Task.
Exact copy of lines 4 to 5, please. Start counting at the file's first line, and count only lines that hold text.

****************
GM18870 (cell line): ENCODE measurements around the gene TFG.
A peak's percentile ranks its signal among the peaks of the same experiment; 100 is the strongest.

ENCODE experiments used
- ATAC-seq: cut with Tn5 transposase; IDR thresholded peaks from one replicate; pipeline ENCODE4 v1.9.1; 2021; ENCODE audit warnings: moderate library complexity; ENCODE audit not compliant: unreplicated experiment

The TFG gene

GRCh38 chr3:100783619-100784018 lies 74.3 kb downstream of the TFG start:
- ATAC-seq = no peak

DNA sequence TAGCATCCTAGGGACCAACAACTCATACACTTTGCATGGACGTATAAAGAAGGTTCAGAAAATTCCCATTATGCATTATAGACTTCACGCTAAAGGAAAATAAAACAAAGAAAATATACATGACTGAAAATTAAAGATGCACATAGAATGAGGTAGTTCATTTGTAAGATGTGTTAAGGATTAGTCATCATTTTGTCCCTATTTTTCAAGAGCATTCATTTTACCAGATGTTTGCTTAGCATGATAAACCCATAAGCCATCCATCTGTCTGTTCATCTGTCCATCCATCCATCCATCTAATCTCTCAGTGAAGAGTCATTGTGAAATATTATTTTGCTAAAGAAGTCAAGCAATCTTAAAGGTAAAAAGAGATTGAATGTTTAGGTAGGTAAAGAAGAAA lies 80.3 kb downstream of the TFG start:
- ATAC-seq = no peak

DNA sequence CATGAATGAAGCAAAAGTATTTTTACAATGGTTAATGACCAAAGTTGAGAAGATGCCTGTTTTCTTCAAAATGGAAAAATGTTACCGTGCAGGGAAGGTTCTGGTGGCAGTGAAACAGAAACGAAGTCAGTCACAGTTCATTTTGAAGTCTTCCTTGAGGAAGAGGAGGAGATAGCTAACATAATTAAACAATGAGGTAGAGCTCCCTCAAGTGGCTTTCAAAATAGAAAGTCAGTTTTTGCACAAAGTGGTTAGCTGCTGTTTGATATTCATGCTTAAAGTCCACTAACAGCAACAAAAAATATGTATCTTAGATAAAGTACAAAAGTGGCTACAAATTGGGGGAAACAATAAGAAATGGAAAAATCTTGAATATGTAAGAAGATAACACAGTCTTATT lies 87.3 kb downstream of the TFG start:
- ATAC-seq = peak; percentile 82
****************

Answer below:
- ATAC-seq: cut with Tn5 transposase; IDR thresholded peaks from one replicate; pipeline ENCODE4 v1.9.1; 2021; ENCODE audit warnings: moderate library complexity; ENCODE audit not compliant: unreplicated experiment

The TFG gene